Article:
"id": "id:a4ayc_80_OEAAAAAAAAAXw",
            "client_modified": "2015-05-12T15:50:38Z",
            "server_modified": "2015-05-12T15:50:38Z",
            "rev": "a1c10ce0dd78",
            "size": 7212,
            "path_lower": "/homework/math/prime_numbers.gsheet",
            "path_display": "/Homework/math/Prime_Numbers.gsheet",
            "is_downloadable": false,
            "export_info": {
                "exports_as": "xlsx"
            },
            ...
        }
    ...
}

The new is_downloadable value will indicate if calling files/download is supported to return the binary file. Calling files/download and related endpoints will return an unsupported_file exception when is_downloadable is false.

Non-downloadable files can instead be exported in the new files/export API call, to an appropriate filetype indicated in the file’s export_info.  

The new include_non_downloadable_files parameter on files/list_folder, which defaults to true, can be used to omit these types of files from list results.

Shared Links Update

To date, shared links have granted read-only access to content. Starting with G Suite, some types of Dropbox files may also allow someone with the link to edit as well.  We have enhanced our shared links API to support this.

Shared links may have a link_access_level parameter, which defines read-only or editable. This new parameter may be returned by sharing/list_shared_links and settable by sharing/create_shared_link_with_settings.  


{ 
  ....
  "url": "https://www.dropbox.com/scl/fi/r0xdzphoh99eef2fazh8q/new%20gsheet.gsheet?dl=0&rlkey=yil8l6grehzwi8tfkg5sbiqoe",
  "id": "id:0uVLZNU2SdAAAAAAAAAQ7w",
  "name": "new gsheet.gsheet",
  "path_lower": "/new gsheet.gsheet",
  "link_permissions": {
    "link_access_level": {
      ".tag": "viewer"
    }       
    "effective_audience": {
      ".tag": "public"
    }
  }
}

If the link access level is unspecified, the access level will be “viewer” by default.

With this enhancement, it will be possible for these types of files to have multiple links — one for views and one for edits. The view access level can be used in conjunction with the audience parameter, so you could create a public view only link and an editable link for the team.  

Please also note the following behaviors:

  • G Suite links may not be returned by sharing/list_shared_links if a path is not specified. Use the direct parameter.
  • The password and expiration settings are not currently supported for G Suite shared links and will return an invalid_settings error if set.
  • These links will have an effective_audience parameter returned instead of resolve_visibility to indicate the effective visibility of the link.  Eventually all links will transition to return effective_audience instead. 
  • Historically, shared links have been unique to the link creator and content. Thus, the same piece of shared content may have multiple links created by different users. Starting with G Suite files, some types of shared links may be unique to the content only, so all users share the link to the content.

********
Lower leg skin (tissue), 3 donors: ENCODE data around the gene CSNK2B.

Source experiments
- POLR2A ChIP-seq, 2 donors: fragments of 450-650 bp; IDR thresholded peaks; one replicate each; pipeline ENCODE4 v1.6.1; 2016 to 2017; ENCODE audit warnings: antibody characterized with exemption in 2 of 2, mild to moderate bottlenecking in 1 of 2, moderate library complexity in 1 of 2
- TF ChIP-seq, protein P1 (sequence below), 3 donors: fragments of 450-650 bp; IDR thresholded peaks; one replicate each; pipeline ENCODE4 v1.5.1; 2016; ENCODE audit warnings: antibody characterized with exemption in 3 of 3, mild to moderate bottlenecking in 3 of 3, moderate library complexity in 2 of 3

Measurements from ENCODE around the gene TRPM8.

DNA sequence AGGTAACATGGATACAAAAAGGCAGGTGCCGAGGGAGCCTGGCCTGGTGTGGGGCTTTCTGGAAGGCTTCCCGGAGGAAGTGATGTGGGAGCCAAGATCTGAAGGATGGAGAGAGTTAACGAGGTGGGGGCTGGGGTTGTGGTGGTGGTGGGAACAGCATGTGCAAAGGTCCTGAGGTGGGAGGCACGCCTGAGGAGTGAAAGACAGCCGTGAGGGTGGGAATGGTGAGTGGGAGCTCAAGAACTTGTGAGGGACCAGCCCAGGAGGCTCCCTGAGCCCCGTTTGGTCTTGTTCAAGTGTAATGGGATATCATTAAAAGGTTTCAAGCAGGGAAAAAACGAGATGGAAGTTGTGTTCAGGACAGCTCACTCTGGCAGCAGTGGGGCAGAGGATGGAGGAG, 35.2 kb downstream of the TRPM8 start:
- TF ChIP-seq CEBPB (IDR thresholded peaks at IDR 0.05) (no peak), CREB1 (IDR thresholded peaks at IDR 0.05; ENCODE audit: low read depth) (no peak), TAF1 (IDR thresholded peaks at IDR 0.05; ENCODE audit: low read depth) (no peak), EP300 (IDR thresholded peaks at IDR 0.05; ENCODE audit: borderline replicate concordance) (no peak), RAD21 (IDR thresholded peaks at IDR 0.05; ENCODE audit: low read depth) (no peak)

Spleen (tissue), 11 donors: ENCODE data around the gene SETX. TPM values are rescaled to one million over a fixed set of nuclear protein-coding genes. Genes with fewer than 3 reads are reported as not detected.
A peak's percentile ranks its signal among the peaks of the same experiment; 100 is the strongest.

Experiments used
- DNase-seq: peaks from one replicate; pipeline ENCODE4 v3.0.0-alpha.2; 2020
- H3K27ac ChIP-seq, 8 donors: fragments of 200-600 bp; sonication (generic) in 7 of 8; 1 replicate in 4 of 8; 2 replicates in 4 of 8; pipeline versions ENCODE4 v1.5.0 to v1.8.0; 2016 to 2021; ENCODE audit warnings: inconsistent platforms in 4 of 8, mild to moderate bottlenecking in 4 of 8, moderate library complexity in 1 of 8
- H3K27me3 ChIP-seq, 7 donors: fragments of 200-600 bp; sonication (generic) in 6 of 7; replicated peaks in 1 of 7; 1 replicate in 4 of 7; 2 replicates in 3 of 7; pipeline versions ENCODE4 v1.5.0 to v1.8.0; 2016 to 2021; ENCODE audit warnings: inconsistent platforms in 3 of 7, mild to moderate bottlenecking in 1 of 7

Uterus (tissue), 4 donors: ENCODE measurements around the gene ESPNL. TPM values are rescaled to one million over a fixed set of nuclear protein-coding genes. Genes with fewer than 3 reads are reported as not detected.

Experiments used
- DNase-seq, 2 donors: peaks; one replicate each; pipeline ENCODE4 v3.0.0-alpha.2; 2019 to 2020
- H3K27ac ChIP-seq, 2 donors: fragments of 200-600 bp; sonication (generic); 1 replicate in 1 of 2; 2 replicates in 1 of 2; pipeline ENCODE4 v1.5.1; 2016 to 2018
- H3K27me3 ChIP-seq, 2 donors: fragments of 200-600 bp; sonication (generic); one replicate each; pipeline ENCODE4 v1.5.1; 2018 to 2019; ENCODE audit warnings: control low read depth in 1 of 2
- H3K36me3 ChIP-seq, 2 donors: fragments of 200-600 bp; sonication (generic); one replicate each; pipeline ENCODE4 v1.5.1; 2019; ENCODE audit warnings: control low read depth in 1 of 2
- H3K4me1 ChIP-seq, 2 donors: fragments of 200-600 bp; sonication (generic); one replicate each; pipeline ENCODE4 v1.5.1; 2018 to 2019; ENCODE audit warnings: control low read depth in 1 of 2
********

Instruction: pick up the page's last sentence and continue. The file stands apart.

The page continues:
Testing

If you’re part of a Dropbox Business team, your admin can enable G Suite access in the Dropbox Admin Console so that you can test against the new document types in Dropbox.

Please feel free to contact us here with any questions or feedback about using the Dropbox API to manage G Suite files in Dropbox.

Build with Dropbox today at   www.dropbox.com/developers

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File upload from a web browser can be a hassle for both the developer and the end user. By integrating with Dropbox, you can help your users easily get to their files stored in Dropbox and streamline uploads into your app without the need for error handling or multipart form data with backend code.

The Dropbox Chooser is an easy-to-implement, pre-built component that allows users to access their Dropbox files from within your app. Simply include our JavaScript snippet to add a file-browsing UI and handle authentication to a users’ Dropbox account. This post will cover the three simple steps to add the Dropbox Chooser to your website or application.

Step 1: Create Your Dropbox App

Anything developers build on Dropbox needs to connect through a Dropbox app. If this is your first time creating a Dropbox app, head to our step-by-step setup wizard in the App Console. This will guide you through creating your Dropbox app. 

Your Dropbox app has a unique app key that can be used (along with the app secret) to generate access tokens for making calls to the Dropbox API by implementing an OAuth flow. The Chooser helps you access files selected by a user without requiring a deep integration through OAuth, though you can certainly use the Chooser in combination with calls directly to the API to build more complex integrations.

The Chooser itself can be implemented with any app permission level. While the user will be able to browse their entire Dropbox account with the Chooser, your app will only have access to the files explicitly selected by the user. You can read more about app permissions for Chooser here